Laughter & Forgetting

THE final Cheers episode May 20 marks the end of the most popular TV show of the 1980s. Most sitcoms have a shorter life than a June bug. But Cheers captured both a nostalgia for simpler times and the breezy spirit of the era so well it ran for a decade. Its appeal was unprecedented. Some one million people visit the Cheers location on Boston's Beacon Street annually and spend $5 million on memorabilia. The show, whose reruns play three times a day, five days a week, will retire as a classic alongside ot her signature series such as "Mary Tyler Moore," and "M.A.S.H."

(Though set in a bar, Cheers regrettably never much addressed either the moral or social problems associated with alcohol.)

Cheers was part of the "feel good" times here in Beantown. It played off the "Massachusetts Miracle" and the Larry Bird era in sports. The banter between Sam and Diane got so popular that tourists asked not for Old North Church or Harvard Yard - but "Excuse me, where is Cheers?"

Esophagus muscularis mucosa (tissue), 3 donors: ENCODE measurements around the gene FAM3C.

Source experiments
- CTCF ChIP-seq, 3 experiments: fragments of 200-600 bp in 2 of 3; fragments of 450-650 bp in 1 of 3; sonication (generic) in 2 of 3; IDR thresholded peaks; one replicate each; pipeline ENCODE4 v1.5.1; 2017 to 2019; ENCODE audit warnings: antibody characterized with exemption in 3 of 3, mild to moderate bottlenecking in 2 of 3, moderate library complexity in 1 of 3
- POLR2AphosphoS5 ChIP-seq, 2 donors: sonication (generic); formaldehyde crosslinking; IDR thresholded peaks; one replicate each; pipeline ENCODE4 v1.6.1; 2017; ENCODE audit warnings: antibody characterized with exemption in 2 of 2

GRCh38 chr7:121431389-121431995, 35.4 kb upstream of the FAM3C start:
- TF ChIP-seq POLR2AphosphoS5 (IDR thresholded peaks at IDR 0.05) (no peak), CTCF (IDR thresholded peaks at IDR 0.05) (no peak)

Certainly the ensemble cast worked off brilliant dialogue and unsparing, cheeky humor. It had a sitcom formula: Keep everything light, never let 15 seconds elapse without a laugh, have a happy ending. But that alone doesn't explain it.

Coming out of the "malaise" and self-doubt of the 1970s, Cheers was a place America could believe in again. It redefined a traditional mainstream - a friendly watering hole with real people who, though caught with foibles and weaknesses, ultimately stick together in a semblance of community. Was America more transient and impersonal? Were relationships more difficult to maintain? Come to a place where "everyone knows your name." Just tune in. The world outside may be in chaos. But Norm will be at his co rner seat. Sam will flirt. Woody will puzzle. Carla will grouse.

Actually, there is less community in Cheers than meets the eye. Regular guy Norm and postman Cliff are married, but we never see their wives. We almost never see anyone's home. In Cheers, there are few real problems, no sinister characters, no pain or want, and nothing that can't be redeemed with a joke. Of course not: As many who make the pilgrimage to Cheers find out, it isn't a real place.

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